The big issue I have with this plant closure is announcement they made 39 days ago on October 1st… any guesses? Their price increase to their funeral home customers! So, they realize additional profits by getting caskets made in Mexico, strip the funeral director (whether you like it or not) of the ability to say that model is Made in the USA, all while simultaneously increasing prices on these caskets? Upper management of Batesville knew 39 days ago that they would be making this announcement to close the door on over 200 employees, yet it still decided to raise prices to its funeral home customers.
Batesville’s “How We Operate” section on their website lists the following… “We strive to provide a superior return to our shareholders, exceptional value to our customers and great professional opportunities to our people…” I guess how they have listed these three principles follows directly in line with how Batesville prioritizes these principles. #1 – Shareholders; #2 – Customers; #3 – Employees.
Let me take a minute to get refocused here. Batesville was dealt an unfavorable, uncontrollable condition (something that all businesses will always have to deal with); they reacted in a way that prioritizes the short term (shareholders), over the long term (customers); and this is where the wheels fell off the bus, in my opinion.
What can we learn from this?
In unfavorable, uncontrollable conditions, it’s relatively easy and enticing to produce positive results by making short term decisions that ignore the long-term objectives and goals. The challenge is keeping that long term in mind.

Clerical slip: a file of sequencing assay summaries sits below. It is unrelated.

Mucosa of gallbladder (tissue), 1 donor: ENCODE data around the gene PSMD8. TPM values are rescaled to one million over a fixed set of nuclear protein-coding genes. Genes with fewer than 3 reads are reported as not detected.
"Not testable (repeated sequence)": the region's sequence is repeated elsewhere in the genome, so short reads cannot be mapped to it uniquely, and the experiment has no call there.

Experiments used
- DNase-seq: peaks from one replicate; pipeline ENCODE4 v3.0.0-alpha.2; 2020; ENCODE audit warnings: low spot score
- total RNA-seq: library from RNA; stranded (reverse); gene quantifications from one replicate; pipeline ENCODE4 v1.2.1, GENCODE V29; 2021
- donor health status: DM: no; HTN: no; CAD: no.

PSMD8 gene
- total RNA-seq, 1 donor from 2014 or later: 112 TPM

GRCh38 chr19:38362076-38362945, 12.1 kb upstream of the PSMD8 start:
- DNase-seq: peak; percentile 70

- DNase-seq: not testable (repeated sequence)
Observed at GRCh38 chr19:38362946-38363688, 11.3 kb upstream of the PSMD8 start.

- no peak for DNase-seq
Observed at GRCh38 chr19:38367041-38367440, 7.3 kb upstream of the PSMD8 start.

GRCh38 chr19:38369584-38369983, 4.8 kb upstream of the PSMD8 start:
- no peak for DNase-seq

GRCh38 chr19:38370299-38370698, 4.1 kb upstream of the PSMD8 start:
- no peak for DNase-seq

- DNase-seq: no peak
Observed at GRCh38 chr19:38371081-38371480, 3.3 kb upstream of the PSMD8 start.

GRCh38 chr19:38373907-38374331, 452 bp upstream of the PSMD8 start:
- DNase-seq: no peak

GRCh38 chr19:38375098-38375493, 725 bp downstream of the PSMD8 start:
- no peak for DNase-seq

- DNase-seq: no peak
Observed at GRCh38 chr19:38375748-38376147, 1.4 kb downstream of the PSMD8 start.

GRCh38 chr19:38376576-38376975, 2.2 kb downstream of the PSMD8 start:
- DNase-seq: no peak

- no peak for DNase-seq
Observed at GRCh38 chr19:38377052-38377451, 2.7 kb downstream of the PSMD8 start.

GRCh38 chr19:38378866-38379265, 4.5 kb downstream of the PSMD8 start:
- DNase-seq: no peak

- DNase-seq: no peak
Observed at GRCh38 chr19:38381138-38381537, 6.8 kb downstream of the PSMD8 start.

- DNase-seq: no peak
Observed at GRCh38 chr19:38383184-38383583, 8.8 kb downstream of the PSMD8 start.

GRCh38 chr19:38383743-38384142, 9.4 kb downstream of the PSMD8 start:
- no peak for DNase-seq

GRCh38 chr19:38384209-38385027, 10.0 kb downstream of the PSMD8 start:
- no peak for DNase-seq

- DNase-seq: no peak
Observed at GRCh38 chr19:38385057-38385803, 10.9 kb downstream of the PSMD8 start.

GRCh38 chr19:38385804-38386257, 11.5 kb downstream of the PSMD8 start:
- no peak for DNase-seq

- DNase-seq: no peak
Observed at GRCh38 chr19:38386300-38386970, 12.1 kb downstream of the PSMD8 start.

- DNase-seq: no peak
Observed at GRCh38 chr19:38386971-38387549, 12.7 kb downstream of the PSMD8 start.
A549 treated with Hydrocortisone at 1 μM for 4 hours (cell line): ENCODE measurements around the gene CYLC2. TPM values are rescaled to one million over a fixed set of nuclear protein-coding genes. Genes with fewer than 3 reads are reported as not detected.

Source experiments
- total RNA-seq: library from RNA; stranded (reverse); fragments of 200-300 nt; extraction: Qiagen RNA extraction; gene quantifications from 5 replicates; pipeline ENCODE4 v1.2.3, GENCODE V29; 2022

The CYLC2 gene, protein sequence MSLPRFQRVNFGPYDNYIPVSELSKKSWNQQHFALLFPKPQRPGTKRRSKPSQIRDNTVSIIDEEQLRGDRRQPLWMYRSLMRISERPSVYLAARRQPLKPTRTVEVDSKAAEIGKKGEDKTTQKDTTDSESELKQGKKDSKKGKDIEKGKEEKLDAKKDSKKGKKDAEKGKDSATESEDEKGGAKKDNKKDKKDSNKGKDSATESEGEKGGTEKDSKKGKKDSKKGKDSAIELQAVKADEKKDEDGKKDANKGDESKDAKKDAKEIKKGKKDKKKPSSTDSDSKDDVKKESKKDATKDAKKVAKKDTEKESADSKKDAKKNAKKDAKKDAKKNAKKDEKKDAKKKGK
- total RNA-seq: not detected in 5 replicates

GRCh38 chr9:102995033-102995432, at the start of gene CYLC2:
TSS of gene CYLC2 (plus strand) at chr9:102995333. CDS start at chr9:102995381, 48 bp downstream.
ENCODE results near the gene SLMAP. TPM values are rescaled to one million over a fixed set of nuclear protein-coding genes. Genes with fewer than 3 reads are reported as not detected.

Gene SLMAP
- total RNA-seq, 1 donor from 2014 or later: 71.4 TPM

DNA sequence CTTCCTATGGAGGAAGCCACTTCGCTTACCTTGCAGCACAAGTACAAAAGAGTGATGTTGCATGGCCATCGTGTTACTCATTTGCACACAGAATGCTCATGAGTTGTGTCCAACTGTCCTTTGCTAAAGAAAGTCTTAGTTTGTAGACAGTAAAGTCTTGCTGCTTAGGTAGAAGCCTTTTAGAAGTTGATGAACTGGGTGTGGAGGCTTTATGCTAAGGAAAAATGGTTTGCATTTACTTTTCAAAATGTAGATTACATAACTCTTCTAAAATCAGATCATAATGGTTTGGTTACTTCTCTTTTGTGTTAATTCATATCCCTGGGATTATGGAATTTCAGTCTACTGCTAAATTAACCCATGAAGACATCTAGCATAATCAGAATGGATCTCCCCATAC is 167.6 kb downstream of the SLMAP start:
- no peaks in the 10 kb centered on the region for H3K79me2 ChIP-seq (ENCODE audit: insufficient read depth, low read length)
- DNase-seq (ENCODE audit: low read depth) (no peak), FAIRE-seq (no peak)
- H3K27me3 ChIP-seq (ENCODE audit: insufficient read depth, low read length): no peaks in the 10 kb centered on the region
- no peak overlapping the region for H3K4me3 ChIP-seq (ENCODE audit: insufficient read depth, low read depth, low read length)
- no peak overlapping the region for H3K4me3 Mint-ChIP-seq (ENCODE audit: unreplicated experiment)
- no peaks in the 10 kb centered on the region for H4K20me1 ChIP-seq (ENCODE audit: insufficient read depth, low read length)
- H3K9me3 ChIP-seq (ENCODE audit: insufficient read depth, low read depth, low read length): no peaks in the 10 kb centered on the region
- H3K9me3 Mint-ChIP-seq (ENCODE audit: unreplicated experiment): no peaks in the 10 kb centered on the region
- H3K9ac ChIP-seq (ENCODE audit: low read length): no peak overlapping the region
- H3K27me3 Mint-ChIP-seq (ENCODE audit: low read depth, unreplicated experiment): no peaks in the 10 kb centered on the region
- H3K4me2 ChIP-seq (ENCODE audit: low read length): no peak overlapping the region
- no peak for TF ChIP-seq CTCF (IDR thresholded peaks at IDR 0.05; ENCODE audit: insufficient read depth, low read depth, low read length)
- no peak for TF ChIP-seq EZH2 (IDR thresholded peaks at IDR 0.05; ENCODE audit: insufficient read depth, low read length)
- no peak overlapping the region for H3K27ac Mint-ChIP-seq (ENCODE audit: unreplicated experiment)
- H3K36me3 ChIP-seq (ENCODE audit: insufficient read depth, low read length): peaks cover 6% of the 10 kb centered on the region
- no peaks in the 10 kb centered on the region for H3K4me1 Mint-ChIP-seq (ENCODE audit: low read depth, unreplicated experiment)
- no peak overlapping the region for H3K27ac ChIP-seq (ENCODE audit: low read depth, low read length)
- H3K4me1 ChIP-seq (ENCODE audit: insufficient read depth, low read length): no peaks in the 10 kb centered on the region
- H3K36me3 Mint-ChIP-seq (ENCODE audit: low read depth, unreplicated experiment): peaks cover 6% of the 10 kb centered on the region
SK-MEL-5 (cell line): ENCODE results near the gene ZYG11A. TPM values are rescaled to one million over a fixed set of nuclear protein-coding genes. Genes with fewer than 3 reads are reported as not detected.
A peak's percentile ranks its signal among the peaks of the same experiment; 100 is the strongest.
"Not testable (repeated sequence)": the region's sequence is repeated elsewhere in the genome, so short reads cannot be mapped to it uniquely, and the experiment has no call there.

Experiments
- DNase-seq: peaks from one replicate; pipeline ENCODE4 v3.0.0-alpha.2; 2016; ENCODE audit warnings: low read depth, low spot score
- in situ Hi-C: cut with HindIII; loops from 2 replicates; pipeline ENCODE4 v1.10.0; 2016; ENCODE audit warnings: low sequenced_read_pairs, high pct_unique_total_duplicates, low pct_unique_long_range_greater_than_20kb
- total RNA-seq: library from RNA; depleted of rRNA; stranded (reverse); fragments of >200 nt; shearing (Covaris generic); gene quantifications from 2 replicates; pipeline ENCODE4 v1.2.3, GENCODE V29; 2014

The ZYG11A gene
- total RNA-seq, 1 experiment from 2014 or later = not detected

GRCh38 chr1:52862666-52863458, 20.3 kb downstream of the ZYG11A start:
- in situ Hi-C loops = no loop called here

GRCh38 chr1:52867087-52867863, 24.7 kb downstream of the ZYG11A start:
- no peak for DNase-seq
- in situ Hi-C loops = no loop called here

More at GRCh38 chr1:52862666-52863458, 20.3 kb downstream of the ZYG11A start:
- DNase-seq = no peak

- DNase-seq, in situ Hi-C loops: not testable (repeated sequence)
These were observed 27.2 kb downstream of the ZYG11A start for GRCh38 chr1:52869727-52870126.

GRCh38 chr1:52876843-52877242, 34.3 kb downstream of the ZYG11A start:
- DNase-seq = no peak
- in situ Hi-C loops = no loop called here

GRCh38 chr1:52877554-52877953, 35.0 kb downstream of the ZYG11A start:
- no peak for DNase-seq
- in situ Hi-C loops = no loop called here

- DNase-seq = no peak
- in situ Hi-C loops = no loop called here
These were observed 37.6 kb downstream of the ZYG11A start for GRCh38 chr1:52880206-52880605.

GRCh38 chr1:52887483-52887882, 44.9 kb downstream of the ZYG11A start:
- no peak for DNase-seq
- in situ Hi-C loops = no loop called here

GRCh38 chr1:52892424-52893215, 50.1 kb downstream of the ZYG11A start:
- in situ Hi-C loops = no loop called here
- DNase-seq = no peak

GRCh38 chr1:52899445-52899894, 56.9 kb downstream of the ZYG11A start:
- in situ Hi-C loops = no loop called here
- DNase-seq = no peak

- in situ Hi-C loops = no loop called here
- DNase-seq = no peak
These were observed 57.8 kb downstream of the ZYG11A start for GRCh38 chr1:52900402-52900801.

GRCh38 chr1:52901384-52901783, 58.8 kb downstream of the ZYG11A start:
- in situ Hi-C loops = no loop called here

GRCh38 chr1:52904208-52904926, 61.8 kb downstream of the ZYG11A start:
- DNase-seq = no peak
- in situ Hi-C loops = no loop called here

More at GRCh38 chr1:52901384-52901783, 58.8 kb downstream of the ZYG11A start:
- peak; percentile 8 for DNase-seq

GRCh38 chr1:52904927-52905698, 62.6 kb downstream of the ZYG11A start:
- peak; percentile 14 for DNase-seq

You may be happy with the outcome of the Presidential election or you might still have fire coming out of your ears. If you don’t like the uncontrollable situation you have been dealt, whether it be the election, cremation, changing demographics of the market you are serving… what is my advice?
Take a risk. Step outside your comfort zone. Find a solution to the problem – Network with peers to see if they have encountered and solved the same problem you are facing, take the time to listen to different perspectives from various vendors whom you would ordinarily not have the time for… pick their brains!
Be accountable to your own business first – don’t let your relationships with vendors dictate the value your families get, or your raises to your employees. Watch out for your customers and your employees first.
Take ownership of the next four years – (it will seem like I am copy and pasting this from the beginning of the article… and it is because I am) what will make the biggest difference in my life are the decisions I make over the next four years. The decisions that are made and the laws that are created/amended during the next four years will certainly impact our business. HOWEVER, it is the decisions that we make to adjust and adapt our business to these changes are the ones that will have the MOST IMPACT.
PS – Will Batesville’s prices rise even further if Trump ends up implementing import tariffs/builds a wall around Mexico? Not a sermon, just a thought.